I realize this very hands-on approach doesn’t scale up for a major company like Acura. I have no idea what one does at that level – although, if you have the budget, doesn’t that also assume you have the people to stay on top of things so that your message doesn’t look like spam on the other end? But if you’re a small to medium-sized business? Take the extra time, customize your information, and convince your customers that a real person’s on the other end. It’s what’ll keep them coming back to you rather than going to the competitor. And I say that not as a communications professional, but a customer on the receiving end of pitches from people like me. 24/7.


Timeline: Ready Or Not, Here It Comes

Every time I think “a monkey could do this” I go to a meeting and am astonished by what people don’t know about social media. Okay, maybe it’s more like a reality check in how we’re not all wired, and why that’s perhaps a very good thing as summer approaches. (My neighborhood routinely loses power during summer thunderstorms.) So, despite the fact that there is no dearth of articles out there on the Interwebs, here is my take on why you need to get into timeline now.

Facebook Timeline cover of Lydia Polgreen of the NYT

facebook timeline cover of Lydia Polgreen of the NYT

“Timeline what?” you say?

Long story short, Facebook is once again changing things. Specifically, they’re changing how your page looks – not your newsfeed – regardless of whether it’s your personal account or your company page. The distinction between the page and the newsfeed is extremely important because for marketers and consumers alike, it’s all about how we’re getting our news.

If you the consumer “liked” a page, timeline seems to make no difference in how you get news. It certainly hasn’t to me and I’ve not only published my personal timeline, but done the same for the several pages I manage for clients. Oh, and I’ve “liked” a LOT of pages over the last few years, some of whom have also launched timeline. As someone who gets a lot of information first from Facebook, I haven’t see any difference in my newsfeed.

As if to drive home this point, Julia Quinn who I follow on Facebook recently asked how many of us get our information from her page vs. our newsfeeds. Overwhelmingly, most of us said newsfeed – that would the part of social engagement that hasn’t changed on Facebook. Once people hit the “like” button they rarely go back to your page.

Caffe Amouri's Facebook Page

No reason to look at my local coffee shop's page once I've "liked" it - everything shows up in my feed. Unless I want to check out the new timeline or for some reason see the page with different eyes. Unlikely.

In fact, if you do your job well as a marketer or broadcaster, I shouldn’t have to go back to your original page to find out what you’re up to or what you’re offering. Unless I’m being all nosy and want to see your new timeline cover! Or you annoy me. In which case, I’ll visit specifically to “unlike” you.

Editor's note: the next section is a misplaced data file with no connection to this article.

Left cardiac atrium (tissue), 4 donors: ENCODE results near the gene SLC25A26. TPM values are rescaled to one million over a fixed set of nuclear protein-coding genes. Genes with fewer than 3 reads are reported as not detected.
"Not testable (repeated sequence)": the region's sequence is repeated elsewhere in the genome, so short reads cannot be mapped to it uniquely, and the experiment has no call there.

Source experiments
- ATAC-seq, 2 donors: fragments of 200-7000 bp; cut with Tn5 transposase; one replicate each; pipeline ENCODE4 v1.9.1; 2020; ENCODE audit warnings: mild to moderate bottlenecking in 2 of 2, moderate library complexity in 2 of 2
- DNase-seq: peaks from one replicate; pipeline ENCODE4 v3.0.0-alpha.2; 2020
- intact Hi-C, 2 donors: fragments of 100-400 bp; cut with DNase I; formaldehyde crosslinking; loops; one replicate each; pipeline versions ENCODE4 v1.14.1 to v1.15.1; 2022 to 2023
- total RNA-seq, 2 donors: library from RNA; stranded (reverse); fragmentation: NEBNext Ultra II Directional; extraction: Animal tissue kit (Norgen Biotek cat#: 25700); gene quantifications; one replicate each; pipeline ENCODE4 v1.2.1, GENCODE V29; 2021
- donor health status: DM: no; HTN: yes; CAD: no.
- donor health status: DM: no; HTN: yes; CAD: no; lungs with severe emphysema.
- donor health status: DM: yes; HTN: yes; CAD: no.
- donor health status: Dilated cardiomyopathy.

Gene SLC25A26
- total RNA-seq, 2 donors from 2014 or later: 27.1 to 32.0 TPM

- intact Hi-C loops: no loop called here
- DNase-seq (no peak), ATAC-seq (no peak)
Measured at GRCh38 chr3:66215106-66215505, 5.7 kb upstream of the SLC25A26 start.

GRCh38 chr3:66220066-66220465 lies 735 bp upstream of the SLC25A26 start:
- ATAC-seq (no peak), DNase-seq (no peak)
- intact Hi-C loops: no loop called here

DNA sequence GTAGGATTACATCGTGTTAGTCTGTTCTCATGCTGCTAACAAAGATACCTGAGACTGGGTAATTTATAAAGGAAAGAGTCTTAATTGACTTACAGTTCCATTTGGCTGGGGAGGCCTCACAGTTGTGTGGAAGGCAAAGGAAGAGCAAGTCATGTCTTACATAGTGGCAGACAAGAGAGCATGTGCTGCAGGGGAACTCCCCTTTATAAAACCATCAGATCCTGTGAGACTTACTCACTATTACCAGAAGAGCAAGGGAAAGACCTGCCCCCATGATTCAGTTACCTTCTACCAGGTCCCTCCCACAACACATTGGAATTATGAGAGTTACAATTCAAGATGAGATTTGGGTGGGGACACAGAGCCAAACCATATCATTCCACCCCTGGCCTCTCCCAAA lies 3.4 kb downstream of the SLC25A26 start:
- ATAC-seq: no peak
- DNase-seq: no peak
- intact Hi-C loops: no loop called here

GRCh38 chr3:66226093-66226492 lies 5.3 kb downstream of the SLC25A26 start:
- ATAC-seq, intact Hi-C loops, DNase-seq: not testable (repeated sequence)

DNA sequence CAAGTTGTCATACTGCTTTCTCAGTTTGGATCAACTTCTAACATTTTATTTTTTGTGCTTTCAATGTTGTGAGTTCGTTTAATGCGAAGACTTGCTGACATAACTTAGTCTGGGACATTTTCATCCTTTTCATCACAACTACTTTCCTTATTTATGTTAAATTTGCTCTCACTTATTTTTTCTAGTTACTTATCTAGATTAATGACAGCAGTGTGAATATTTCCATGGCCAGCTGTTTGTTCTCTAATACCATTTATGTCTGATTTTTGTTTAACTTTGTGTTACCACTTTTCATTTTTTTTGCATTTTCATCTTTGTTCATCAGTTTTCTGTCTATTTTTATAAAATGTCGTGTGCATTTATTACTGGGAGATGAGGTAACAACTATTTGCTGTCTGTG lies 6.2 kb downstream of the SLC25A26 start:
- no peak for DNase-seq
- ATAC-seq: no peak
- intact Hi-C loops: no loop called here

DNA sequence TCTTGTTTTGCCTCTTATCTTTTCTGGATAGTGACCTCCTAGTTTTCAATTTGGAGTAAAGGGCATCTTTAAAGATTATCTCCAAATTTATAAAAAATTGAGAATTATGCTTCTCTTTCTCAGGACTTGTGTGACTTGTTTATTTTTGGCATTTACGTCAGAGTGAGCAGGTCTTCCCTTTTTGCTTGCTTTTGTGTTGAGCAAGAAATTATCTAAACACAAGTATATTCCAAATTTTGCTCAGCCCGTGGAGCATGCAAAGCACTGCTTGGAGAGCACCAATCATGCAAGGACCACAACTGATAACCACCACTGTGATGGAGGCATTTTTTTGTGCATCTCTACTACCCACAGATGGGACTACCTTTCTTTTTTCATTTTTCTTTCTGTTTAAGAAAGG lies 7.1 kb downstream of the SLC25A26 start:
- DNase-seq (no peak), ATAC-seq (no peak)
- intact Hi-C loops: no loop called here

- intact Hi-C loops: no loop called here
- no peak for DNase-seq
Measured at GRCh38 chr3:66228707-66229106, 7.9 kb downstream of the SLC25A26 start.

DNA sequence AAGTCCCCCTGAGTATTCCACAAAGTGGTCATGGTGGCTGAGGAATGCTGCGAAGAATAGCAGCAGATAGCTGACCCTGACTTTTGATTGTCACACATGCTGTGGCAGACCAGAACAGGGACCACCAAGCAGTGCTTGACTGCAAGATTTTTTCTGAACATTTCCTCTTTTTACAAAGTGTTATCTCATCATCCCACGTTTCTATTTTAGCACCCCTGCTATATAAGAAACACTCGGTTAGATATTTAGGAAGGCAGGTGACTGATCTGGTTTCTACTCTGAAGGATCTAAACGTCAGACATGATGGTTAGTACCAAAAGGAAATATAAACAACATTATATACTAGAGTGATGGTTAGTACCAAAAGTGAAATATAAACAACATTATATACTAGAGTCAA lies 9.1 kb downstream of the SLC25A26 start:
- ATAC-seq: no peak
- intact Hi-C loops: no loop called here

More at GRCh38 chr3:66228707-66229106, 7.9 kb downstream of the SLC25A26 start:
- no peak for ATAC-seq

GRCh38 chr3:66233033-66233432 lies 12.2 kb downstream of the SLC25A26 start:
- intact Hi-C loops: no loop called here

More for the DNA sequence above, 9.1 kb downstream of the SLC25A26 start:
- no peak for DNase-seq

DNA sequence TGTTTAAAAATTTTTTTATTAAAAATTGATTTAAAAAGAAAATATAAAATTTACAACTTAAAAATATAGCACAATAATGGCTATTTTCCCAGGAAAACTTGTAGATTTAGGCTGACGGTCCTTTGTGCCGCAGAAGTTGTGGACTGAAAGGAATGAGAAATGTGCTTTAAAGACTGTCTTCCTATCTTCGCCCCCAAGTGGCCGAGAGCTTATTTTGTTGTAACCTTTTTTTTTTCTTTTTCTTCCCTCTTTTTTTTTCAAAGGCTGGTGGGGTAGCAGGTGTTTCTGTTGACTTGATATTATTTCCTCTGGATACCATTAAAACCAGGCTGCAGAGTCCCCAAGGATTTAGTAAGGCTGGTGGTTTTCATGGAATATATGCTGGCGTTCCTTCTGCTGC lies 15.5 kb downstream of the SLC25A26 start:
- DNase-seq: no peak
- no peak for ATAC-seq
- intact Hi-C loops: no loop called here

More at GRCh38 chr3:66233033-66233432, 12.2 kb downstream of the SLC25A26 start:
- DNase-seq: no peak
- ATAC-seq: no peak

dislike one finger salute

Let's not.

So if you’re an individual, you may not need to care*. It’ll be one of those things Facebook rolls out on you whether you’re ready or not. If you’re not entirely annoyed, you’ll complain and then just go along with it. Or deactivate, if this really is the last straw for you. Because *timeline, like any Facebook “improvement” tends to reset, rearrange, and reorganize your personal information and privacy settings. Even if you don’t need to care, have a care. See what your page looks like to others, even if your privacy settings are way high.

But if you’re running a page for a company though, you absolutely need to care. Because timeline changes how your page’s information is presented, where the emphasis lies, where you can direct people, and how you can emphasize information and for how long. It changes how and where you can offer specials and deals and calls to action. And it’s far more visual – which is a huge element of your branding and first impressions.

Timeline simultaneously offers up much more of you and your product even as it constrains how you can use the medium. Which means it requires you – the marketer – to be a lot savvier and sophisticated about how you communicate your story. And that, my friends, is the operative word. Facebook’s timeline makes us all, forces us all, to be better storytellers. It forces us to point to what’s really important, and keeps us on our toes about keeping our pages fresh. And it forces us to pay more ongoing attention to people who wander over to our pages but haven’t “liked” it yet. No wonder there have not just been a plethora of articles on the subject and webinars that go into the nitty gritty of timeline and what it means for marketing.

Timeline happens to your page – whether you like it or not – on March 30. If you’re an individual with a personal account, pay attention because of privacy issues. If you’re a page administrator, pay attention because otherwise, you’ll be the org that got caught by surprise, or worse!

Here are a few links that cover the details of timeline and what it means for you or your page. But for my money, nothing beats Amy Porterfield’s webinar.